Is Your Crush Guilty of Doing Any of These Things?

He probably likes you back!
IMAGE James Reid | instagram.com/jaye.wolf

How exactly does one move past having an unrequited crush to getting mutual admiration? Probably if your crush does any of the things below, according to some of Buzzfeed Violet's staffers, which we tweaked and also added a few of our own.

When he "happens" to be where you are that day.

You know how girls purposely try to run into their crushes just so they could get a smile, nod, or simply a glimpse of them? Some guys do this, too! The first three times it happens, you can probably chalk it up to a happy coincidence, but the next five or six "chance encounters" seals the deal.

When he sends you individual snaps.

Girl, getting an exclusive snap from him is a dead giveaway! Never mind that it's about a mysterious new mole or some random dude whose hair he thinks is cool. The point is, it’s just you he's sharing that random snap with.


More so, when he puts you in his Snapchat's Top 8!

How obvious can he get, right? Out of all the 126 people he's following—and we're positive more than eight of those are either sports stars or hot models—he made you the eighth most interesting person to follow.

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When he’s so confident around other people but becomes quiet as a mouse when around you.

Or in the case of shy guys, when they suddenly become chatty or talk animatedly with friends when you're around. #falsebravado 

When he sees you but can't bring himself to go near you, so he just steals glances at you from afar.

It's hard to assume, but if you catch him doing this quite a lot, then there must be something there.

When he watches your Instagram stories.

Plot twist: You don’t even follow each other on Instagram!

When he always has something to say. No. Matter. What.


Like when you see each other in school, but unfortunately can't stop for a conversation, and still he finds a way to say something like, "Hey, I like how your shoelaces are tied today." What even?

Still trapped in the one-way crush zone? Watch the video below for more signs!

Got crush concerns you want us to help you with? Leave a comment below or tweet us @candymagdotcom. We'll try our very best to help. :)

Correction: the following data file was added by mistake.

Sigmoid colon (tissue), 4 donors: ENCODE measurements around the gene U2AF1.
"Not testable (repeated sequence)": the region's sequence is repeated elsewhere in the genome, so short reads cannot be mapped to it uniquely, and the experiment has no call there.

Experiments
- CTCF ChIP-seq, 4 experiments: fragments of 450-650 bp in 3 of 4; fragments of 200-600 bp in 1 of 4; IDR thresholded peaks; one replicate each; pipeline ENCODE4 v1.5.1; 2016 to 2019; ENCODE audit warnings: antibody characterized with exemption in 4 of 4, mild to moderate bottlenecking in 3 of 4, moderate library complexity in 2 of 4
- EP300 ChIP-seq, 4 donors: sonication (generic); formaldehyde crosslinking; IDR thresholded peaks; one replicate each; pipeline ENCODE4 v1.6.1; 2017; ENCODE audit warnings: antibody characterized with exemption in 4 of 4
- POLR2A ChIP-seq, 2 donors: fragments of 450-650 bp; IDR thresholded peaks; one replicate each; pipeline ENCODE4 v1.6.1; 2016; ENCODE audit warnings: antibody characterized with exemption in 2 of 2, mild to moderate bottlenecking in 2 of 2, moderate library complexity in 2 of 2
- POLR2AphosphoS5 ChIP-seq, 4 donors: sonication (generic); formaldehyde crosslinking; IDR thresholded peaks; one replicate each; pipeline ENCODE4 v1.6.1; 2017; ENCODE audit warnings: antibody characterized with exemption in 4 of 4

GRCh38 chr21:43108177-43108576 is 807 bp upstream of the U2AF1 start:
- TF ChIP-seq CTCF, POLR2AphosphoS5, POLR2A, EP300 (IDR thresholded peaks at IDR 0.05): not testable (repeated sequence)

About the author
Mara Agner
Assistant Lifestyle and Features Editor

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Katherine Go 2 days ago

Cold Food

The most thrilling and delightful moment of any school day is opening up your baon during breaks. There is always so much excitement in unveiling your homemade meal and snacks housed inside matching heat-insulating containers. Because preparing packed meals is an age-old tradition of showing parental love, loved ones pour effort into curating a nutritious meal accompanied by a selection of side dishes, desserts, and beverages daily; it reminds us that we are being taken care of, even from far away.

Baon plays a significant role in a Filipino childhood. Almost every Filipino child comes to school with baon made especially for them by their parents or household helpers. Even Filipinos in the labor force continue to bring baon for varying reasons: to save money, recycle leftovers, cater to personal taste, or attend to special needs. Nonetheless, eating your baon is a heart-warming experience that allows Filipinos to bring a piece of home along with them wherever they go.

Even other cultures practice making packed lunch. In Japan, mothers create bento--Japanese meals in partitioned boxes. Because of the popularity of bento, trends have emerged, such as the Kyaraben, or character-themed bento. Naturally, Japanese parents and students began competing for who had the cutest and tastiest bento, and this is similar to what I have witnessed in my own childhood. I remember seeing my classmates sharing their snacks and lunches. They would compare and boast about their parents' or yayas’ cooking. In my case, I never had the chance to join in the competition or indulge in homemade cooking. Up until this day, I have never brought any baon to school.

For a long time, I envied others. As trivial or petty as it may seem, not having baon became a problem for my grade school self. During that time, I had to sit in a separate cafeteria away from my friends because the kids who bought food were assigned to sit elsewhere. You could consider me spoiled, but I wanted to experience something most kids did. I had food at home, so what made it so hard to bring some with me to school?

Now that I am on my final year in high school I have come to realize the benefits of purchasing my own food. Since I spent on food everyday, I learned to budget my allowance at a young age. Over the years, I learned to practice self-control whenever I wanted to eat more greasy fries and drink sweetened beverages. I have tasted the strangest viands at the school cafeterias, and I have repeatedly satiated myself over my latest delicious discoveries. Despite the struggles, I am thankful that I have never had baon because of what I have learned. Not to mention, I never had to experience eating cold food.

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